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Kari Ann Owen, From Student to Teacher, Disabled Equestrian Lives Her Dream
by Jessica Colvin

Jocelyne, Kari Ann Owen

Kari Ann Owen has overcome many obstacles in her life. A sciatic nerve injury leaves Kari Ann with a limited ability to walk. Previously, she was breifly confined to a wheelchair. Through weight loss, intense spiritual healing, and therapeutic horseback riding, Kari Ann has come a long way.

Nothing has strengthened her back as much as horseback riding. Now she can walk without pain most of the time. She only uses her service dog, Boo Boo Bear, to navigate stairs or climb steep hills.

Kari Ann’s journey started when she met Jocelyne, a 20- year-old Icelandic mare with a big heart and sure step. Jocelyne was giving therapeutic riding lessons in Redding under Vicki Donovan. Kari Ann progressed in her therapeutic riding enough to make the transition from student to teacher. She purchased Jocelyne and brought her to the Double E Rainbow ranch in Sunol.

Jocelyne, Kari Ann Owen and Boo Boo Bear
Horses have been an integral part of Kari Ann’s life, and she wants to share that with others. Overcoming obesity, childhood trauma, and physical limitations has made Kari Ann very sympathetic to the plight of handicapped, special needs children, and to trauma survivors. She is eager to share her positive, uplifting horse experience and knowledge. She contacted the United Methodist Church volunteer program as a volenteer teacher of therapeutic riding for trauma survivors, handicapped children, and children who have been separated from their parents. She is working diligently to pass the exam that will make her a certified therapeutic riding instructor.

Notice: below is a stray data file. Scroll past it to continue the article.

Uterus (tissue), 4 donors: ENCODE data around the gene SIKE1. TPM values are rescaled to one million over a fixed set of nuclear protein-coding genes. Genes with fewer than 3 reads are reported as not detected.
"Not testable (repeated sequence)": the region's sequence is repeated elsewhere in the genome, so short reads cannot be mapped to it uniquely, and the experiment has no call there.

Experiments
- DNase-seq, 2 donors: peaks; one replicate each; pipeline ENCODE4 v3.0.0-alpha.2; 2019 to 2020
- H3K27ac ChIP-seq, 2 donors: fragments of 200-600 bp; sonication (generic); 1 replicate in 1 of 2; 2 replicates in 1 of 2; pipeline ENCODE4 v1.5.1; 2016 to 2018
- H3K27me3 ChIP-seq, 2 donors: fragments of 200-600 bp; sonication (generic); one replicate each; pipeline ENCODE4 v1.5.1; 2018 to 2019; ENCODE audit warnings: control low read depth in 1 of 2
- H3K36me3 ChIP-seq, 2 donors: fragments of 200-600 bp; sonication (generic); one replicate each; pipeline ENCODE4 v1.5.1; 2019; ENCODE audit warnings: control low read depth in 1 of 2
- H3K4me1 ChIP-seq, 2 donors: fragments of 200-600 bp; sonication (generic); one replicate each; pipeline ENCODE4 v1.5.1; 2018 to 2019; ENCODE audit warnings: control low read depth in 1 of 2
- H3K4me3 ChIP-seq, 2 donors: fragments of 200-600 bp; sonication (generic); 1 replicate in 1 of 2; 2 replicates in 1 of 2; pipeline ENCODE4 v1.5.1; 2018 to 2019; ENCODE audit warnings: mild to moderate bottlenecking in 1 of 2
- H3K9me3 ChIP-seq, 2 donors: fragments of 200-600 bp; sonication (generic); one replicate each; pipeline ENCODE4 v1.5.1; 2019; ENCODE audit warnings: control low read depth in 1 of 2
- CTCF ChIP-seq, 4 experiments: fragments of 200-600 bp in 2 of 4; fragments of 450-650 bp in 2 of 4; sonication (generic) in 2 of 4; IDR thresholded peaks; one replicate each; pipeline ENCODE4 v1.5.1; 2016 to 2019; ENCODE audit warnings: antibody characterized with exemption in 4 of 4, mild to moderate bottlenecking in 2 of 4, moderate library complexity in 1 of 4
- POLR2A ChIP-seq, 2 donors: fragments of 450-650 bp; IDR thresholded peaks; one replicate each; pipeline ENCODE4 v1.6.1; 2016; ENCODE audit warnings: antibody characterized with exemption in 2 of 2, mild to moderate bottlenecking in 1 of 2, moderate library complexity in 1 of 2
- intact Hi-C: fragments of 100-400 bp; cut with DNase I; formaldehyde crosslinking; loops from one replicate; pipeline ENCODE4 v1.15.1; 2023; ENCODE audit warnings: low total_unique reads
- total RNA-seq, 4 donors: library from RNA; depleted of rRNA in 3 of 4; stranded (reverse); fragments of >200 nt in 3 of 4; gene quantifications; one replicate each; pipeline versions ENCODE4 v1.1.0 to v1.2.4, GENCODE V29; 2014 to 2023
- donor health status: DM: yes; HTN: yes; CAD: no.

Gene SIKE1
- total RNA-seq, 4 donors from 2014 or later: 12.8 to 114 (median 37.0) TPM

With the help of her guide dog, Boo Boo Bear, and everfaithful Jocelyne, Kari Ann has her lesson plan ready to go. Her articulate nature and slow, deliberate pace will be beneficial for her beginning students. Kari Ann is a big advocate of Centered Riding, and uses many techniques in her lesson. To get the concept of centered breathing from the diaphram across to her students, Kari Ann has them practice “Boo Boo Breaths.” Boo Boo Bear, the guide dog, breathes deeply from his diaphram, not shallowly from his lungs. His breaths are so deep they can be heard. If a hand is placed on Boo Boo’s chest they can be easily felt. Breathing like Boo Boo helps relax a young rider, and a relaxed rider can attain a better, balanced seat.

Sometimes in the rush of a “high performance” horse world, the first steps can be forgotton. The first steps, the truely miraculous action of taking a deep breath, overcoming fear and past hurts, and swinging a leg over the back of a live animal is not a step to be taken lightly. This is so especially necessary for the handicapped and those suffering from trauma

Partnership in the arena

It is the all important first connection between horse and rider that sets the tone, the foundation of future rides, confidence and trust building. Who better to understand this than Kari Ann, who has experienced the seemingly magical healing powers of riding a willing and gentle horse? To learn more contact Kari Ann at (510) 794-5898 or visit her website at

courtesy of Jessica Colvin and the Gallopin' Gazette

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